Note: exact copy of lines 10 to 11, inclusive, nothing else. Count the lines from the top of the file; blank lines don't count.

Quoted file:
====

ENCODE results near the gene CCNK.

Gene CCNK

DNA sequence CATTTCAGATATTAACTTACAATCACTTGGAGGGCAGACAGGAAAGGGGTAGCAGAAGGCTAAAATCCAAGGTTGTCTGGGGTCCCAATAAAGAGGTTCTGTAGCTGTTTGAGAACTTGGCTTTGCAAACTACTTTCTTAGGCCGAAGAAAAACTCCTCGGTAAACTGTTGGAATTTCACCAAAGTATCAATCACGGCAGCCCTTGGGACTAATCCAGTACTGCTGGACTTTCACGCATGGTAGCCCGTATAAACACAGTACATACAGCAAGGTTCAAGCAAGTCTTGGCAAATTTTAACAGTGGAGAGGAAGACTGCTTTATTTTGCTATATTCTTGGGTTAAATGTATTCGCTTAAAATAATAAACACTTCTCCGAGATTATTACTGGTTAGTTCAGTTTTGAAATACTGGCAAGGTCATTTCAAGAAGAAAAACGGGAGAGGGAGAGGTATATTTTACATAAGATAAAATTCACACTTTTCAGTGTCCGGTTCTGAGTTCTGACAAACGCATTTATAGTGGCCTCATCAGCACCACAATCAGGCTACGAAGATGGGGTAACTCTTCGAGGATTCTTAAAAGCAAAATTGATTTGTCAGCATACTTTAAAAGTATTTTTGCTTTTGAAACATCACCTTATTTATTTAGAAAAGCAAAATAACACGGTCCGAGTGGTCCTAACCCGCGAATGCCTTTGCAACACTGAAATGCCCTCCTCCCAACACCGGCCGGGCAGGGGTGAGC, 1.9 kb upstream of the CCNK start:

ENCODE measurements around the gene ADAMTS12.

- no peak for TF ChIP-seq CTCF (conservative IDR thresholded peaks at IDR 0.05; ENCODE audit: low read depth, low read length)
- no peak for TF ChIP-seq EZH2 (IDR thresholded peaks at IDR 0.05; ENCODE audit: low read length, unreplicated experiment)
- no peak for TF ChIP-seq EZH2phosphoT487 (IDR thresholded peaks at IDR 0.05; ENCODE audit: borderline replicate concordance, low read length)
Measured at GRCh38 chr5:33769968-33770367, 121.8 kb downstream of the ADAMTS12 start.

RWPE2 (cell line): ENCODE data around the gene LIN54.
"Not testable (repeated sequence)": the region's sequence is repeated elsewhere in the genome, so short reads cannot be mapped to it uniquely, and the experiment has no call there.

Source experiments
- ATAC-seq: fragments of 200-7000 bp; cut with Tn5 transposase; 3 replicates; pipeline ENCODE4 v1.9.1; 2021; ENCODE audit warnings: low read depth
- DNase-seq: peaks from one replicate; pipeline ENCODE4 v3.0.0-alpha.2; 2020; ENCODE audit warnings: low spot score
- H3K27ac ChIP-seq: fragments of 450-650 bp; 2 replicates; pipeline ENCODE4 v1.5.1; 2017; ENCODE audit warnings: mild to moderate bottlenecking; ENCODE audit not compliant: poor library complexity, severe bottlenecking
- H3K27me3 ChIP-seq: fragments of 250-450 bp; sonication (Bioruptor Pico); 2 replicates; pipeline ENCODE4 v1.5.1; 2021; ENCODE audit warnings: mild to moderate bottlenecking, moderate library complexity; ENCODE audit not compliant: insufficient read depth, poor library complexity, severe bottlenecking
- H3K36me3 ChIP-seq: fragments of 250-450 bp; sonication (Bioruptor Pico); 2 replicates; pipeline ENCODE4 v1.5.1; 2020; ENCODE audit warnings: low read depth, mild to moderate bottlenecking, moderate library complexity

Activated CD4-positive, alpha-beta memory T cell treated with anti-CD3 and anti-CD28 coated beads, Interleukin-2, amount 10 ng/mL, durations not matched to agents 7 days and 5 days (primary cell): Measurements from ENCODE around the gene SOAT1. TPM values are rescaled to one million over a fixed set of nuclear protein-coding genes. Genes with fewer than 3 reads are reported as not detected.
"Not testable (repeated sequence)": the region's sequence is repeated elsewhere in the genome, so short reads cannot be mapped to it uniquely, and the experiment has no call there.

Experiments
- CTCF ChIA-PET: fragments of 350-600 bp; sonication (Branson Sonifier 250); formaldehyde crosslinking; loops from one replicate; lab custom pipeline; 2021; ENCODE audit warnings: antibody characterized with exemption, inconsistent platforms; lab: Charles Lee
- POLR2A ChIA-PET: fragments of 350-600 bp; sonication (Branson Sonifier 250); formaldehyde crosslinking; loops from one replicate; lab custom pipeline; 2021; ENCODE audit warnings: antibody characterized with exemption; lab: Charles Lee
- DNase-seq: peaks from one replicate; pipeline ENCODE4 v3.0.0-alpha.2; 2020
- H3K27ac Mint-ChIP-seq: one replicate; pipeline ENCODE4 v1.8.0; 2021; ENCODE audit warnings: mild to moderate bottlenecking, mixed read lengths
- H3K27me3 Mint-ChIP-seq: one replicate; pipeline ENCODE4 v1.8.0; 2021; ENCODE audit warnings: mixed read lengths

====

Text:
"Not testable (repeated sequence)": the region's sequence is repeated elsewhere in the genome, so short reads cannot be mapped to it uniquely, and the experiment has no call there.

Source experiments